A year later, I’m flying over the sea ice in the helicopter, trying to absorb and film the extreme austerity of the environment. A craggy white plain with small patches of glazed blue water, the sea ice seems a lifeless desert. As I try to capture this breathtaking vista, we bank hard to the right. “Got some bear tracks here,” the pilot remarks. Just as I line up the tracks in my camera’s viewfinder, the pilot turns left and rotates 90 degrees as we simultaneously dip 50 feet. “Looks like they go off this way,” he says casually. These swirling maneuvers continue for seven grueling hours or so as the pilot and researchers follow one set of tracks to another and I desperately try to film without puking. The day vanishes in a blink and we begin our return back to base camp at the Red Dog Mine’s port facilities. I feel I’ve wasted my time, having spent much of the trip feeling like a marionette being spun in a circle. I can’t wait to get out of the helicopter and onto solid ground. (I later found out that this was not an elaborate polar research hazing ritual but rather just a particularly difficult day of flying, even for the researchers.)

Two days later, armed with copious amounts of anti-nausea ginger gum, I’m ready for one last chance at filming the research. This time I stop filming the landscape and focus completely on following the tracks. The technique is immediately rewarding as I stay in sync with the movements of the helicopter as we follow mile after mile of tracks. It also hits me how much life I missed the first trip out. Written in the criss-crossing tracks of the bears, you see chases unfolding, hunting at the water’s edge, even breeding interactions. You also see the occasional red smudge in the snow—all that remains of the ring seal dinner.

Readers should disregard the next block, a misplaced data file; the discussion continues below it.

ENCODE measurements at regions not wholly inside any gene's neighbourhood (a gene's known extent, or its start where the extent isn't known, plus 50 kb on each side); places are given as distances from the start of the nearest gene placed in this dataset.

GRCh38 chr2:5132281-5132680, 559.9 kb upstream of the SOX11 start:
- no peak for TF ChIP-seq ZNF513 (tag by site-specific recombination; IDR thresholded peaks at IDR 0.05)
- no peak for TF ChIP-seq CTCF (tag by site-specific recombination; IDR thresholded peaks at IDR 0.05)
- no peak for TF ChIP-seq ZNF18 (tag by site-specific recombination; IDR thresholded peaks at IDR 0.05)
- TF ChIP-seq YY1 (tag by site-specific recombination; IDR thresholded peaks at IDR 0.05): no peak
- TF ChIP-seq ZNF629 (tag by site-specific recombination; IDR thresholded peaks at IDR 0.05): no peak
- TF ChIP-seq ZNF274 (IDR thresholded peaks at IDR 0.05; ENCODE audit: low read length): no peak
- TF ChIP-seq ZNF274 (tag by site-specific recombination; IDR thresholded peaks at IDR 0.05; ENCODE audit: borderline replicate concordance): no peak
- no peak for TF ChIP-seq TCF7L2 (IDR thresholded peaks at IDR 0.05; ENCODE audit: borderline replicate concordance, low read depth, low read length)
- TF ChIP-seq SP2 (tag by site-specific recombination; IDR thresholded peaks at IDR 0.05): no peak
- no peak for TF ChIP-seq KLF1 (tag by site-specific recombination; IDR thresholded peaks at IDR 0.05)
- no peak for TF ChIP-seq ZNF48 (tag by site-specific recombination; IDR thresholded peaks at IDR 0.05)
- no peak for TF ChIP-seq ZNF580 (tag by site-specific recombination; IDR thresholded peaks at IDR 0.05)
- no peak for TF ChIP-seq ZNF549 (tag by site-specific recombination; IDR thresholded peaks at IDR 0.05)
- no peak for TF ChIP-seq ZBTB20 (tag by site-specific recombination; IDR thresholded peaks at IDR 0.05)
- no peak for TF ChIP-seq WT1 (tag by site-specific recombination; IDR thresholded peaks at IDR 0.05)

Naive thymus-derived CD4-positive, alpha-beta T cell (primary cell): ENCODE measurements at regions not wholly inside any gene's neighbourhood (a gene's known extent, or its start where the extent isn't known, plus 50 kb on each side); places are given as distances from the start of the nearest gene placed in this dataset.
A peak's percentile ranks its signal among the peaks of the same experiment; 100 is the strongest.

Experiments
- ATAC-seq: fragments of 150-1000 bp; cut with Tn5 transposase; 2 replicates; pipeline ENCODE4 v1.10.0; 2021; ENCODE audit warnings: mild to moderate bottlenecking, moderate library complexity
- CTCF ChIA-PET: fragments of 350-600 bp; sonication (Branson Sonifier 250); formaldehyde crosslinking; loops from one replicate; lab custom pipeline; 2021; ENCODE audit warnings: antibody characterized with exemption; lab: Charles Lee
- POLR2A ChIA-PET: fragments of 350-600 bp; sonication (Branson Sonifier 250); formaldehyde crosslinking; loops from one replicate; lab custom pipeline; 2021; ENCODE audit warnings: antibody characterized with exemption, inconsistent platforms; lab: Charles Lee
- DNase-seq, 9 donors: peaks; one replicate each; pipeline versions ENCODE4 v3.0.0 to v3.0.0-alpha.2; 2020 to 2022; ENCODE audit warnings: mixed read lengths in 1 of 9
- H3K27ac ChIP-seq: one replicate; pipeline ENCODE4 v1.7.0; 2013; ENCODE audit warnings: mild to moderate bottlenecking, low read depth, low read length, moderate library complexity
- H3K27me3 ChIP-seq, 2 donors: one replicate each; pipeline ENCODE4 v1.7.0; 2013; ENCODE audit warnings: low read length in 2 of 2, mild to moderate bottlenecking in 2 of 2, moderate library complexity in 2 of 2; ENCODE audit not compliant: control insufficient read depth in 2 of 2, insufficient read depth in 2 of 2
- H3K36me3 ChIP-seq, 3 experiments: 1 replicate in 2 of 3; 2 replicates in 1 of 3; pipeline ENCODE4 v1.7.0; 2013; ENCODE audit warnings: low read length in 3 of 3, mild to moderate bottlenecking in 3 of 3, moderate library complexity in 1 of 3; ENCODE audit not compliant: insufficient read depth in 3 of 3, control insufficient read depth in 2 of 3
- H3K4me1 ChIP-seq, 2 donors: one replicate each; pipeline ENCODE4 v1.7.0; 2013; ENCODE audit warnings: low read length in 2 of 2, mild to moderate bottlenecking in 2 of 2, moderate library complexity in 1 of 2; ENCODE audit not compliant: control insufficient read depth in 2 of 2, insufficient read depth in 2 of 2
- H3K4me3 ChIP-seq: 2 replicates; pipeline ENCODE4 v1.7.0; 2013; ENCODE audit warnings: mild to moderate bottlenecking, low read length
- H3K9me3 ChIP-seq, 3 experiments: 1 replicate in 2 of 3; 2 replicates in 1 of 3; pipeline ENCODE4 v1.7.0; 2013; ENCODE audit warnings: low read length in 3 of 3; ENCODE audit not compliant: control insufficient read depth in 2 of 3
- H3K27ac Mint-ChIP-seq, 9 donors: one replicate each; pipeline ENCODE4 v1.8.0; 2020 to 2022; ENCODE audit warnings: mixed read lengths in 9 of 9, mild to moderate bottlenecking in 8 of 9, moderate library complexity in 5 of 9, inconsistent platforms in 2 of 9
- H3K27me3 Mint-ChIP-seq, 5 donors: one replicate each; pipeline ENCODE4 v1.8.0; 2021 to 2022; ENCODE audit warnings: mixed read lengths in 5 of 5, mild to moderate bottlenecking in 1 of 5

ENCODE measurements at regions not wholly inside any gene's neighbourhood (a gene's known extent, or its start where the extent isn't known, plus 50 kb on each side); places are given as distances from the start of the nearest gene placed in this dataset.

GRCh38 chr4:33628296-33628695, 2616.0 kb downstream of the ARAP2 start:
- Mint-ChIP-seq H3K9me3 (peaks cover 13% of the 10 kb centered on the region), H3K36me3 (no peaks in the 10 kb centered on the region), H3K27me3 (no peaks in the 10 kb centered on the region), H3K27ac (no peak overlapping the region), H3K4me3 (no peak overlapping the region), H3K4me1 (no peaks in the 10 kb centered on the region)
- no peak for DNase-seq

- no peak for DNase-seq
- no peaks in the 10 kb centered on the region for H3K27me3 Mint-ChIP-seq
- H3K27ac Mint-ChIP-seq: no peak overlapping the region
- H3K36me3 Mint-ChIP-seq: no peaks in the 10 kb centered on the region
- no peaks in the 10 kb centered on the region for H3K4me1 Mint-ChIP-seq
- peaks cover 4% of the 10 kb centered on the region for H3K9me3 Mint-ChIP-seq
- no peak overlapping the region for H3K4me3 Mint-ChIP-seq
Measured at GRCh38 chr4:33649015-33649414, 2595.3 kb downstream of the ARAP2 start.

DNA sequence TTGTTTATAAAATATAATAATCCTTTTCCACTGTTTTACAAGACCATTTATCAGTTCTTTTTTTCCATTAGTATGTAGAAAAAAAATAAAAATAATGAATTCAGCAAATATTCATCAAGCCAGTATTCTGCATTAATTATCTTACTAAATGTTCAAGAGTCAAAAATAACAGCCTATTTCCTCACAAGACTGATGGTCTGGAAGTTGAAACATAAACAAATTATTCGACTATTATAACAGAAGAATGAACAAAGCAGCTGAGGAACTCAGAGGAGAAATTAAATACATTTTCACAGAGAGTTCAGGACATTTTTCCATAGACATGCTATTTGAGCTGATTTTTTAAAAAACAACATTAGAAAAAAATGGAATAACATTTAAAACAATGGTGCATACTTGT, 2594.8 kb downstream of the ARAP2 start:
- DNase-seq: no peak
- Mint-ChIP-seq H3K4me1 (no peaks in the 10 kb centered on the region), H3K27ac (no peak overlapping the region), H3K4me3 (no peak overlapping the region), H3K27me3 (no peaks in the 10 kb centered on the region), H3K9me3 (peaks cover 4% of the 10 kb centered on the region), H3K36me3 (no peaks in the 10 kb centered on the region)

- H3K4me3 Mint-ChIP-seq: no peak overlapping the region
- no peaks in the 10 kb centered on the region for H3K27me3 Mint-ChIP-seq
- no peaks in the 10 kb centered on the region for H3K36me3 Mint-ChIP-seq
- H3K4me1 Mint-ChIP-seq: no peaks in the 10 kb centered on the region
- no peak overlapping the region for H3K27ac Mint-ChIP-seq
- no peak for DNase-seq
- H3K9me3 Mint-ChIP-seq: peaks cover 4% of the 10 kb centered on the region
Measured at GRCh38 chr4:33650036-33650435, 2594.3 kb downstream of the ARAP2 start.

Indeed, Karyn Rode’s research for the USGS has shown that the polar bears of the Chukchi Sea have just as much vitality as their tracks suggest. Despite grim forecasts of climate change and massive reductions in sea ice, these bears have yet to experience significant declines to their body condition or reproductive rates. Rode and her colleagues believe that the unique ecology of the Chukchi Sea, its shallow depth, and the accompanying populations of ocean-floor-feeding bearded seals and walrus have provided a nutritional buffer for the polar bears.

This theory is bolstered when examining the bears north of Alaska in the Beaufort Sea. Up there, the polar bears hunt over deeper, less abundant waters with more rapid sea-ice loss. Rode’s research has shown they’re facing declines in condition and abundance. It’s a nuanced picture for Alaska’s two populations of polar bears, one that hopefully fuels further monitoring as the seasonal ice continues to erode.

[As the Arctic warms, habitats are changing.]

Back in New York, as I begin to the edit the footage from my trip, I receive word from Rode and Michelle St. Martin that the tranquilized bear I filmed with them was one of the last of their season. The sea ice had broken up so much after my departure that it became too risky to sedate the bears near open water. Their field season was cut short one week early. It will take several more years of data collection to find out how rapid changes to the sea ice like these affect the bears of the Chukchi. Hopefully researchers like Rode will have enough time to get the data.

You can watch our film “Polar Bear Witness” and learn more about this research here:


Meet the Writer

About Luke Groskin

Luke Groskin is Science Friday’s video producer. He’s on a mission to make you love spiders and other odd creatures.